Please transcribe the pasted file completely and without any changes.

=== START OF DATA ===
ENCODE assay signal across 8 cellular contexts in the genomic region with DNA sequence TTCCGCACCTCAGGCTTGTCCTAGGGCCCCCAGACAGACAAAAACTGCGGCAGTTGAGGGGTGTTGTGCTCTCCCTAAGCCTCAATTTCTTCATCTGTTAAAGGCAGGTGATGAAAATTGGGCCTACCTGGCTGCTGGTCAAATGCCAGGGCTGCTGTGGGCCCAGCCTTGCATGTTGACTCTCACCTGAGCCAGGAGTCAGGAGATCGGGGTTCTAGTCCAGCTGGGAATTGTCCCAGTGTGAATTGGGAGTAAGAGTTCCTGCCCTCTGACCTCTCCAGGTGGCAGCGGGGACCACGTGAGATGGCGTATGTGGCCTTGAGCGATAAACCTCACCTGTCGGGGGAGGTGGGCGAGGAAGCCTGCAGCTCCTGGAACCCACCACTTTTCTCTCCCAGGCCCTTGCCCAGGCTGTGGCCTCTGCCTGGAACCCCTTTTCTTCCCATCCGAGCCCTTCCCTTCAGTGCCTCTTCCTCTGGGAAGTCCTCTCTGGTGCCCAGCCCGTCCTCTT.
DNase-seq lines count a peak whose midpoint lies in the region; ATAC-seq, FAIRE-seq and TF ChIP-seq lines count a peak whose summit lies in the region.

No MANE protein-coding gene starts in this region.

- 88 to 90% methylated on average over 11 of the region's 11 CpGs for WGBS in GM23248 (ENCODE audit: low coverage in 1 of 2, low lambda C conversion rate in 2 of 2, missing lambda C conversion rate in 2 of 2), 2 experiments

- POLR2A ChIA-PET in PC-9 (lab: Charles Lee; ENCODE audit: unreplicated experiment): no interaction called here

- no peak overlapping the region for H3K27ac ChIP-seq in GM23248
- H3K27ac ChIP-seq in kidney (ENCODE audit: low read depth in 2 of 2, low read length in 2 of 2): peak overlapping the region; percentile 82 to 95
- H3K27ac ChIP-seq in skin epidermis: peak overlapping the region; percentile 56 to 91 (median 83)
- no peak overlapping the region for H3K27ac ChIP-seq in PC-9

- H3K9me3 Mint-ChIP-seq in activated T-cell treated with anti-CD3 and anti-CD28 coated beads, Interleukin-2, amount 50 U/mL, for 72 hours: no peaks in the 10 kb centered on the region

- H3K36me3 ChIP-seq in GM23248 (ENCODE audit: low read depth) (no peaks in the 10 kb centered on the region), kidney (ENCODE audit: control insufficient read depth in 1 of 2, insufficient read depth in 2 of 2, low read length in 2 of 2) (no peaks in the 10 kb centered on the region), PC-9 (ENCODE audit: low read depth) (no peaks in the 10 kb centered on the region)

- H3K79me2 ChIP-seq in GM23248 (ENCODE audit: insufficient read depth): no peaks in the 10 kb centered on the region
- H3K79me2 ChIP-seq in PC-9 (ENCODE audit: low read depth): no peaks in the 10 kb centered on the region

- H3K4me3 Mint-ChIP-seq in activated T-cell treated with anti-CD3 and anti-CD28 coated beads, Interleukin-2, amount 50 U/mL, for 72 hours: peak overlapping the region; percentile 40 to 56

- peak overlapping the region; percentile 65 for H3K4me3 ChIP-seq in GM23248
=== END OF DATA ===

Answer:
ENCODE assay signal across 8 cellular contexts in the genomic region with DNA sequence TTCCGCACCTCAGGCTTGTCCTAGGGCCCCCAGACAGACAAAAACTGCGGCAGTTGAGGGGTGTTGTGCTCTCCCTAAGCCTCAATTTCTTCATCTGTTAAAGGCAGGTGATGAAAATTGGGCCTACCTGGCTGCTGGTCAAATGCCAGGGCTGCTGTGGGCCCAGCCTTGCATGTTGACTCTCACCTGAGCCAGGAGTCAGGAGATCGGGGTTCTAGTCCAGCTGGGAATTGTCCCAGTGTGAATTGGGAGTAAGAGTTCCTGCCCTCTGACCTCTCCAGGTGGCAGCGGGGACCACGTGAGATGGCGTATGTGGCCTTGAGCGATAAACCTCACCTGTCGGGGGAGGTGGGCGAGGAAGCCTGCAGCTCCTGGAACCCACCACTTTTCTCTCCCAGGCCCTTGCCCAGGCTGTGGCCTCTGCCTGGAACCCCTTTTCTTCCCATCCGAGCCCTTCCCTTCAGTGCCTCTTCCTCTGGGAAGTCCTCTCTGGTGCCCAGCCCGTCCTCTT.
DNase-seq lines count a peak whose midpoint lies in the region; ATAC-seq, FAIRE-seq and TF ChIP-seq lines count a peak whose summit lies in the region.

No MANE protein-coding gene starts in this region.

- 88 to 90% methylated on average over 11 of the region's 11 CpGs for WGBS in GM23248 (ENCODE audit: low coverage in 1 of 2, low lambda C conversion rate in 2 of 2, missing lambda C conversion rate in 2 of 2), 2 experiments

- POLR2A ChIA-PET in PC-9 (lab: Charles Lee; ENCODE audit: unreplicated experiment): no interaction called here

- no peak overlapping the region for H3K27ac ChIP-seq in GM23248
- H3K27ac ChIP-seq in kidney (ENCODE audit: low read depth in 2 of 2, low read length in 2 of 2): peak overlapping the region; percentile 82 to 95
- H3K27ac ChIP-seq in skin epidermis: peak overlapping the region; percentile 56 to 91 (median 83)
- no peak overlapping the region for H3K27ac ChIP-seq in PC-9

- H3K9me3 Mint-ChIP-seq in activated T-cell treated with anti-CD3 and anti-CD28 coated beads, Interleukin-2, amount 50 U/mL, for 72 hours: no peaks in the 10 kb centered on the region

- H3K36me3 ChIP-seq in GM23248 (ENCODE audit: low read depth) (no peaks in the 10 kb centered on the region), kidney (ENCODE audit: control insufficient read depth in 1 of 2, insufficient read depth in 2 of 2, low read length in 2 of 2) (no peaks in the 10 kb centered on the region), PC-9 (ENCODE audit: low read depth) (no peaks in the 10 kb centered on the region)

- H3K79me2 ChIP-seq in GM23248 (ENCODE audit: insufficient read depth): no peaks in the 10 kb centered on the region
- H3K79me2 ChIP-seq in PC-9 (ENCODE audit: low read depth): no peaks in the 10 kb centered on the region

- H3K4me3 Mint-ChIP-seq in activated T-cell treated with anti-CD3 and anti-CD28 coated beads, Interleukin-2, amount 50 U/mL, for 72 hours: peak overlapping the region; percentile 40 to 56

- peak overlapping the region; percentile 65 for H3K4me3 ChIP-seq in GM23248